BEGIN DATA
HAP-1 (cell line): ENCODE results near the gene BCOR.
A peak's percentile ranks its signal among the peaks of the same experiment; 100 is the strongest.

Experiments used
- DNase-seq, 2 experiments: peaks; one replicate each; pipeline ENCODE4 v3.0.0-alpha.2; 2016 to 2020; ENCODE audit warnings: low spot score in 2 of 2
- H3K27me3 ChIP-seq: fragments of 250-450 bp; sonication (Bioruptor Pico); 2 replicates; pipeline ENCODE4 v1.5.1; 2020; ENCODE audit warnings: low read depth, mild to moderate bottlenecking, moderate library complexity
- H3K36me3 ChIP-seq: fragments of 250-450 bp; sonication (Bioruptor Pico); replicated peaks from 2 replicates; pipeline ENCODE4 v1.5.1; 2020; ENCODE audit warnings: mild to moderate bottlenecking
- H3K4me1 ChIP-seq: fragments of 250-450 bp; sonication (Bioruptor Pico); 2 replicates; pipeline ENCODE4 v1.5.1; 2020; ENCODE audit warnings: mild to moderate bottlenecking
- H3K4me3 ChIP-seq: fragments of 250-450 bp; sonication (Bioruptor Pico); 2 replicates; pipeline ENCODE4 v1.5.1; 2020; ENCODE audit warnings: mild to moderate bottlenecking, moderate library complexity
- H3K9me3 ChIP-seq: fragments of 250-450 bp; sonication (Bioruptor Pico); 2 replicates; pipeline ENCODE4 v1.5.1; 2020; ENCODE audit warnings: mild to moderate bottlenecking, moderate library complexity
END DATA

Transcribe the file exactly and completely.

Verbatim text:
HAP-1 (cell line): ENCODE results near the gene BCOR.
A peak's percentile ranks its signal among the peaks of the same experiment; 100 is the strongest.

Experiments used
- DNase-seq, 2 experiments: peaks; one replicate each; pipeline ENCODE4 v3.0.0-alpha.2; 2016 to 2020; ENCODE audit warnings: low spot score in 2 of 2
- H3K27me3 ChIP-seq: fragments of 250-450 bp; sonication (Bioruptor Pico); 2 replicates; pipeline ENCODE4 v1.5.1; 2020; ENCODE audit warnings: low read depth, mild to moderate bottlenecking, moderate library complexity
- H3K36me3 ChIP-seq: fragments of 250-450 bp; sonication (Bioruptor Pico); replicated peaks from 2 replicates; pipeline ENCODE4 v1.5.1; 2020; ENCODE audit warnings: mild to moderate bottlenecking
- H3K4me1 ChIP-seq: fragments of 250-450 bp; sonication (Bioruptor Pico); 2 replicates; pipeline ENCODE4 v1.5.1; 2020; ENCODE audit warnings: mild to moderate bottlenecking
- H3K4me3 ChIP-seq: fragments of 250-450 bp; sonication (Bioruptor Pico); 2 replicates; pipeline ENCODE4 v1.5.1; 2020; ENCODE audit warnings: mild to moderate bottlenecking, moderate library complexity
- H3K9me3 ChIP-seq: fragments of 250-450 bp; sonication (Bioruptor Pico); 2 replicates; pipeline ENCODE4 v1.5.1; 2020; ENCODE audit warnings: mild to moderate bottlenecking, moderate library complexity